Big news for wannabe doctors in SA

By admin
25 July 2016

South Africa’s tenth medical school will be opened at the Nelson Mandela Metropolitan University (NMMU) in Port Elizabeth, the university announced on Sunday.

South Africa’s tenth medical school will be opened at the Nelson Mandela Metropolitan University (NMMU) in Port Elizabeth, the university announced on Sunday.

The announcement was made on Saturday by NMMU vice chancellor Professor Derrick Swartz following the government's approval.

The decision was made on July 6 when the minister of higher education and training, Blade Nzimande requested NMMU to proceed with creating a new medical school by 2020 and to expand its existing portfolio of health sciences programmes in ten different health professional categories.

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According to NMMU spokesperson, Debbie Derry, the university has been campaigning for years to establish the second medical school in the Eastern Province.

“The momentous decision comes after years of campaigning by the university for the creation of a second medical school in the Eastern Cape province, in addition to the existing one based at Walter Sisulu University [WSU] in Mthatha,” Derry said in a statement.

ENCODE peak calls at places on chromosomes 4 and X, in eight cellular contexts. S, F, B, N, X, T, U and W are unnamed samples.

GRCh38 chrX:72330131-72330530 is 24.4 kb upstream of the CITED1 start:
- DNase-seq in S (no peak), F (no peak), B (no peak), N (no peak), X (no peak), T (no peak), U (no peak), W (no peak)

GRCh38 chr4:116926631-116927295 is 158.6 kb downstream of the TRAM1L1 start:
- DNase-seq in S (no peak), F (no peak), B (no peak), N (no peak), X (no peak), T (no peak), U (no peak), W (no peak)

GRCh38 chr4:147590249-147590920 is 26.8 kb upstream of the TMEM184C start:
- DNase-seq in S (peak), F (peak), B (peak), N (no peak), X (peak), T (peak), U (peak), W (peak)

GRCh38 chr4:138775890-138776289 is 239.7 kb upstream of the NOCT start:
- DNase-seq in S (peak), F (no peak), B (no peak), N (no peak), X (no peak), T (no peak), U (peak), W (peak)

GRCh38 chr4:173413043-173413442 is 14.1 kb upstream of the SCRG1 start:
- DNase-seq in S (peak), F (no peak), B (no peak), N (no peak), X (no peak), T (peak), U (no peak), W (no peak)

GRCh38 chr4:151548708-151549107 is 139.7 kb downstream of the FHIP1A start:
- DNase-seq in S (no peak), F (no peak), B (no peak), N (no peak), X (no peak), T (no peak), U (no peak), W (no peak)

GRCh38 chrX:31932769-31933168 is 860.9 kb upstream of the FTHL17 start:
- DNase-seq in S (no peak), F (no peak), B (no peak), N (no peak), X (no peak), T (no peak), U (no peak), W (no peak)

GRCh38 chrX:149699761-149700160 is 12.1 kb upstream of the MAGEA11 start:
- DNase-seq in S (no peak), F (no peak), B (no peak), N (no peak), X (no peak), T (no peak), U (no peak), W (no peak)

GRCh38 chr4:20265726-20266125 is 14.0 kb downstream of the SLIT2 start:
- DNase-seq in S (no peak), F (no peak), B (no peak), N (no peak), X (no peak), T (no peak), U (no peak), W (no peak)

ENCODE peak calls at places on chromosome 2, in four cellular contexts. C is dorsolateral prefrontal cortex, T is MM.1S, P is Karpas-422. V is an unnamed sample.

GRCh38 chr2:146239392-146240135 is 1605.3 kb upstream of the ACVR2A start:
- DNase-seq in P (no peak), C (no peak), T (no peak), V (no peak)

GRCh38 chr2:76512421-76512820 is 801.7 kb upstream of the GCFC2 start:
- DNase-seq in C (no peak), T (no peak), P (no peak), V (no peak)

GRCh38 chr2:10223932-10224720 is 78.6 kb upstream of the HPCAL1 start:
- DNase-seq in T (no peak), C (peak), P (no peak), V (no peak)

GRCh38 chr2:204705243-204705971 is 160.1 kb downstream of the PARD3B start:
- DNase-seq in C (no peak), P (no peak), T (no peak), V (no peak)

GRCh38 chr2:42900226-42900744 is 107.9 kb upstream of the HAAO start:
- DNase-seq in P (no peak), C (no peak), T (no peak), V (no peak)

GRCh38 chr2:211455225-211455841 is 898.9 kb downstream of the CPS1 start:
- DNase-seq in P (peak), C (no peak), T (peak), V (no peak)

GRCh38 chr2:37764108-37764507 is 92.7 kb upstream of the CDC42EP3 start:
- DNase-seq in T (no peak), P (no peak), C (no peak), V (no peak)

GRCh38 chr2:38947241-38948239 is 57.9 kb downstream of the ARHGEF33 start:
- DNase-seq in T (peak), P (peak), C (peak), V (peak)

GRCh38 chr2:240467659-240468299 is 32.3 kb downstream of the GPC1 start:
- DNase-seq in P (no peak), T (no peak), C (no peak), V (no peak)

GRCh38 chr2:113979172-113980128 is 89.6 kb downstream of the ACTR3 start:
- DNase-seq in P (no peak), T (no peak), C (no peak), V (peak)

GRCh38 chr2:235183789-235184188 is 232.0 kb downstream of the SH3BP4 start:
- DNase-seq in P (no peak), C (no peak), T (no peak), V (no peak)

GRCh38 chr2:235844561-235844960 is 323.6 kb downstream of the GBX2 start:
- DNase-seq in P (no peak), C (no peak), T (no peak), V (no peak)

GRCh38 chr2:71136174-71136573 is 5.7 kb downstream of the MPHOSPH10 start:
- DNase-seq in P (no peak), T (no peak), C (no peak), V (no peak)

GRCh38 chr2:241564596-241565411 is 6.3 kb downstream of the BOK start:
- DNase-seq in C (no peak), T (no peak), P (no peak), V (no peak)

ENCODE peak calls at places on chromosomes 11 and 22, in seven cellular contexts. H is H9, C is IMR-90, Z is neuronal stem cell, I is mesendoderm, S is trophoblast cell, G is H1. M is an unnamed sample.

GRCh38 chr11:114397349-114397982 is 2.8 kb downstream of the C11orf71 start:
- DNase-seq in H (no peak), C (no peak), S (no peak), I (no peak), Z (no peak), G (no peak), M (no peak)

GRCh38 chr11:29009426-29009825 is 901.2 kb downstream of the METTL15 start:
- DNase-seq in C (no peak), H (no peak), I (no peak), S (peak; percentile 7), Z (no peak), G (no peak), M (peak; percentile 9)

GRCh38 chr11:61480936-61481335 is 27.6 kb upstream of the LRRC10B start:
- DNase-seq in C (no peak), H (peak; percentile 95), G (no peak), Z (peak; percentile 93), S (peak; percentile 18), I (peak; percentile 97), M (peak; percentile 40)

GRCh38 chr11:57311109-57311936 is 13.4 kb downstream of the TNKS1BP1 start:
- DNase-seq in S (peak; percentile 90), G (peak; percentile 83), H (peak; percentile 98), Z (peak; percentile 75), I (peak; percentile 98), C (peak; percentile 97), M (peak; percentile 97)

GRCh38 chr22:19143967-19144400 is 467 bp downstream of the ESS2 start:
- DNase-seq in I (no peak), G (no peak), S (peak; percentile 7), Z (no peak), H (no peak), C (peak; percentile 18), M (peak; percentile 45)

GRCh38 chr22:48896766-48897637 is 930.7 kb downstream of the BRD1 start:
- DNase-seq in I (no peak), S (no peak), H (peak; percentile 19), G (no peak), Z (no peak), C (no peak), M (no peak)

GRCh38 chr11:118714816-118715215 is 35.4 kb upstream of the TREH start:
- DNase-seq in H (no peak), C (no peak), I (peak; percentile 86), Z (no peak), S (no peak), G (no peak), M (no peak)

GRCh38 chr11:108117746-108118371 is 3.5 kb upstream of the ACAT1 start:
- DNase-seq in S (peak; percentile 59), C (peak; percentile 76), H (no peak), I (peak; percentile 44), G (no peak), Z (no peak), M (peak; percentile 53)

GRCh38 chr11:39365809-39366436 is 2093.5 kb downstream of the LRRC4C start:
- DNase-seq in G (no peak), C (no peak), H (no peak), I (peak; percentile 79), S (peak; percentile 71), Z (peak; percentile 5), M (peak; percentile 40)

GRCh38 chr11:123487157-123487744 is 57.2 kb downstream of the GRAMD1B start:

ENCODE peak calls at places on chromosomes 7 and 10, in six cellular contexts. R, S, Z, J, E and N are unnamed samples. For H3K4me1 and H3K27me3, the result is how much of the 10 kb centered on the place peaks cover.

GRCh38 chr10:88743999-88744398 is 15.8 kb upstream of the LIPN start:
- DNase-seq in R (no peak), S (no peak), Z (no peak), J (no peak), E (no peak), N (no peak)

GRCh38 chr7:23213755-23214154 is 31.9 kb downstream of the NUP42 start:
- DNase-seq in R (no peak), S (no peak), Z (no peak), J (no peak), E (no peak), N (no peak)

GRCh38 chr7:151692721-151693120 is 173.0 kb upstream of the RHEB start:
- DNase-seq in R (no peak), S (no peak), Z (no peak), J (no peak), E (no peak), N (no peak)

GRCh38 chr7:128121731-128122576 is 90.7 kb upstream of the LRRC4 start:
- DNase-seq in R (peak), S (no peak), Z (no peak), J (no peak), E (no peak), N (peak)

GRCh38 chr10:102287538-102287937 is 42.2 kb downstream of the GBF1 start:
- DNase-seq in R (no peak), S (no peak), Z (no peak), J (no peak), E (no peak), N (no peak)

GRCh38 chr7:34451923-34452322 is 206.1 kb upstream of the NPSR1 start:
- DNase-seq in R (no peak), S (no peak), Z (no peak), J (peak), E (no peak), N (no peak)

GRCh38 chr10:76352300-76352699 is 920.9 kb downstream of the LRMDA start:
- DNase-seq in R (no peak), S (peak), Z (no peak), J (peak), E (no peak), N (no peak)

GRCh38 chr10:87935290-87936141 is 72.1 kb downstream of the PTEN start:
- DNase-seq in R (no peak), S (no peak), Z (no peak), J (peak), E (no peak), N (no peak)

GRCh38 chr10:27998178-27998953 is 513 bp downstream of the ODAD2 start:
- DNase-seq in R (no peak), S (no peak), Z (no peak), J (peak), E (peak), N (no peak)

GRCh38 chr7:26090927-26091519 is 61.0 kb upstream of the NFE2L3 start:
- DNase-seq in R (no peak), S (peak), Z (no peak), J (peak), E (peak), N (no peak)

According to the university, South Africa is lagging behind many countries with regards to medical doctors per 1 000 population.

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“In 2008, South Africa had 0.9 [medical professionals] per 1 000 population compared with Brazil at 1.9, Mexico 1.8, the UK 2.47 and Australia 2.3. The United Kingdom has 120 000 doctors for a population of 60 million; South Africa, with a population over 50 million, only has approximately 27 000 doctors.”

The Department of Higher Education provided R72.3 million over three years to NMMU, starting in 2014, to set up, among other things, new pre-medical programmes to allow for multi-entry-options towards the MBChB degree.

These students may then qualify for third-year MBChB enrolment in 2020, which is also the target year for intake of NMMU’s first year school-leavers for the same degree.

Starting with an initial total intake of 50, the numbers will grow incrementally to 200 undergraduate students, as well as starting to introduce medical specialist training programmes.

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